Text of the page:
Review by Gary
After making dozens of trips from my home in northern Virginia to friends in the northeast, I finally made it a point to stop in for a morning game at Ripken Stadium in Aberdeen, MD, home of Cal Ripken Jr.’s Aberdeen Ironbirds. The team nickname is a combination of the team owner, baseball’s “Iron” Man himself, and the “Birds” of Baltimore where Cal Jr. spent his entire major league career. Why build a 6,300 seat stadium in a small Maryland town of about 15,000, just minutes from the mighty Susquehanna River? Well, Aberdeen is Ripken’s hometown. The Ironbirds began play here in 2002 shortly after the season began, but they did play some of their home games that year at nearby Thomas Run Park on the campus of Harford Community College.
Upon entering Ripken Stadium, I was actually a little let down by the cookie-cutter look of the interior. There were some photos of Cal, his father and brother from their playing days adorning the walls behind the home plate concourse and Oriole orange painted all around the outfield (including the foul poles), but the stadium lacked any punch. I sat in a variety of seating areas during the course of the game as there were of plenty of seats available, despite the Ironbirds boast that “every home game has sold out consecutively since 2002”. While not every seat would be “filled” for today’s game, I was glad that my purchase contributed to the streak’s continuance. After all, what’s a stadium named “Ripken” without a good streak.
Sporting one of the coolest logos as of this writing (2017), the Ironbirds compete in High-A East and their stadium is visible on the western side of I-95, part of the Aberdeen Sports Complex, which includes several smaller fields for local youth sports leagues. An adjacent hotel sits just behind the left field side of the stadium and looks somewhat like a certain warehouse adjacent to Camden Yards in Baltimore.
What made my visit to Ripken Stadium truly memorable were the ushers. The first gentleman I met, upon telling him that I enjoyed seeing games all over the U.S., proudly exclaimed, “This stadium has some of the best ushers in the country.” I did not catch his name, but later I met Ali, who went out of her way to take me up to the 2nd level luxury suites to get some great photos and see local Baltimore sports memorabilia in glass cases. I think these mementos from the Ripken’s playing days as well as Negro League and Aberdeen history should be on display on the main level for ALL fans to see, but I was grateful that Ali took me up there on a personal tour.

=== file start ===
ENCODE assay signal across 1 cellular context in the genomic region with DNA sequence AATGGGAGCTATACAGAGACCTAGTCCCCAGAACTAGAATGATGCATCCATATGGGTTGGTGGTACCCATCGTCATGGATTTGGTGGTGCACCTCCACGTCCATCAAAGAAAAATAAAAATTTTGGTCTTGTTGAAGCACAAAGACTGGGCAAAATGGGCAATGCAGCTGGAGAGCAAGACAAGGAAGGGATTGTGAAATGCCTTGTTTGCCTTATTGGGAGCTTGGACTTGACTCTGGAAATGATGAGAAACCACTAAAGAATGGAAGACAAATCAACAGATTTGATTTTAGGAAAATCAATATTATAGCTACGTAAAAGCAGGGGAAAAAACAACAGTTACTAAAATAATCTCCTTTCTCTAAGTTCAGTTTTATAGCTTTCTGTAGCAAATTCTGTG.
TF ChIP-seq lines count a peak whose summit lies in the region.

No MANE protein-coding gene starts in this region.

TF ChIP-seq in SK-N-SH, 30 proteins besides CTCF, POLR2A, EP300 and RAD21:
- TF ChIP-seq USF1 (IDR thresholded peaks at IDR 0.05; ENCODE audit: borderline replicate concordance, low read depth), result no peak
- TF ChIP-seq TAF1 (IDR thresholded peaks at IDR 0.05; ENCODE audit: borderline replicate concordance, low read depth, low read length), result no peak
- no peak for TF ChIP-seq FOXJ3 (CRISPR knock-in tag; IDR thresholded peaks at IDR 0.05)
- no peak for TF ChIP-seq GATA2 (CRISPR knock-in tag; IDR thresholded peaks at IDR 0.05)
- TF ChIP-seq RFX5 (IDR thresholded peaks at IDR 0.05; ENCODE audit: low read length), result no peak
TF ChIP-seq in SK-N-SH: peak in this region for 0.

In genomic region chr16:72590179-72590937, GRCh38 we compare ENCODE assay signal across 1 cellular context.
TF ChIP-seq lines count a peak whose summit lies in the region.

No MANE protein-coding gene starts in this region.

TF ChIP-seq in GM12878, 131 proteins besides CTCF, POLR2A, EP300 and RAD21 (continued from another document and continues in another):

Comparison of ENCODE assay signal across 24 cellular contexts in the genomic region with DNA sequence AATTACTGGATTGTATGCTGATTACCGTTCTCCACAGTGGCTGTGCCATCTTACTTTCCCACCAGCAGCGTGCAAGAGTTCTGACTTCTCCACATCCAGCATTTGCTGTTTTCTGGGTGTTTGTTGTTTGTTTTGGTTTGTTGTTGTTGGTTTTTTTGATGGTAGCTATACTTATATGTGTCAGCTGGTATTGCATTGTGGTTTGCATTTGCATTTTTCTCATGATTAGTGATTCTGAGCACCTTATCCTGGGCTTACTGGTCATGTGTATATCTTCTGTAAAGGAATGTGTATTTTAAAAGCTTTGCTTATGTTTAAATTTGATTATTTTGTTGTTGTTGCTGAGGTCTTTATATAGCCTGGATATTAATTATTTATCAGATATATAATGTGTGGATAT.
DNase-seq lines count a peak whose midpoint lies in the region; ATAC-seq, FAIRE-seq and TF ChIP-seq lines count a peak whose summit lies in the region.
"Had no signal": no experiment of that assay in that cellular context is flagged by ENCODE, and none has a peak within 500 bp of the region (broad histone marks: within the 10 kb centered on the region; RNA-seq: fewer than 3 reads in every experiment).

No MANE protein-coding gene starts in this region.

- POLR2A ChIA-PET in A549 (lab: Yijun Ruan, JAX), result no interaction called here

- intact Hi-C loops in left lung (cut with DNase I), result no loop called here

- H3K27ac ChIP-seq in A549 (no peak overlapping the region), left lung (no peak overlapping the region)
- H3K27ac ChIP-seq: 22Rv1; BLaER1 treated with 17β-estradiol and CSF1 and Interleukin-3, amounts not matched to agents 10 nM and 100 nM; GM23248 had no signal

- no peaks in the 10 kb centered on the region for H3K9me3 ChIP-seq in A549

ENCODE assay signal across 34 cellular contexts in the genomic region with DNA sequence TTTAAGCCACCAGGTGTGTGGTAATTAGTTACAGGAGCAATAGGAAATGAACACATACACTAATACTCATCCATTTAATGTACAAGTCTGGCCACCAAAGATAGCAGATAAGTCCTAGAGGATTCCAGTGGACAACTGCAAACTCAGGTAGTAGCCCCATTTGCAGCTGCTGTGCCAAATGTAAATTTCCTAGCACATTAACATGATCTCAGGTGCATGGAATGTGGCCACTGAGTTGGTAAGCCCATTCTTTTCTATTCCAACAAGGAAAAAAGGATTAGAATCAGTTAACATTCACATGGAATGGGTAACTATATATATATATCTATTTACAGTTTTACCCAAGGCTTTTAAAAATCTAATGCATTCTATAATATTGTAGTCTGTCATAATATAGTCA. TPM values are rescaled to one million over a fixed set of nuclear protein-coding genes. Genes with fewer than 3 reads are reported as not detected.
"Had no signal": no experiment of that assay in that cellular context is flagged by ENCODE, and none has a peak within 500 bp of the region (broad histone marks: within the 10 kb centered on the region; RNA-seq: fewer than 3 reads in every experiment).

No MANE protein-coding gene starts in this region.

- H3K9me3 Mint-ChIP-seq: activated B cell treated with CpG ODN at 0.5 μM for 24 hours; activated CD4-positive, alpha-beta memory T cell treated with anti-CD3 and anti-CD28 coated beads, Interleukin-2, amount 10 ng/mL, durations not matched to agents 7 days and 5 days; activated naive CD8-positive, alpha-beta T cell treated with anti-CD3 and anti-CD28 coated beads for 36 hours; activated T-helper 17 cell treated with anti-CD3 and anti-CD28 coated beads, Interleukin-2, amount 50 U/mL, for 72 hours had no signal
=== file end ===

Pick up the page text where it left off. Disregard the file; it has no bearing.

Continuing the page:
Ali then introduced me to Bruce, another usher and longtime Oriole fan. He delighted in telling me of games he attended as a kid at Memorial Stadium, how is son was playing in a baseball clinic at the Ripken Experience fields next door and how he loved getting paid to be around the organization that he has loved since his childhood. Thanks to Ali and Bruce for taking the time out to visit with me! As our reviews are more about the experience of a stadium and not necessarily the ballpark itself, I award extra hot dogs for the ushers and the adjacent ball fields. When you visit Ripken Stadium, be sure to ask for Ali and Bruce. They were awesome!
Over at the Ripken Experience fields, I was impressed with “Cal Sr.’s Yard”, a miniature replica of Camden Yards, with the aforementioned hotel in the same spot beyond the right field fence! Since the hotel was built first, why couldn’t Ripken Field have been built where this youth league park stands as both fields face in the same direction? Why not erect the minor league park to look like the stadium Cal Jr played the last part of his consecutive game streak? Perplexed, I moved on to check out the other youth fields, namely Wrigley with plastic green strips woven into the outfield fences to emulate ivy and Fenway with its Green Monster-esque left field wall. All very cool ball fields that I would have loved to play baseball on.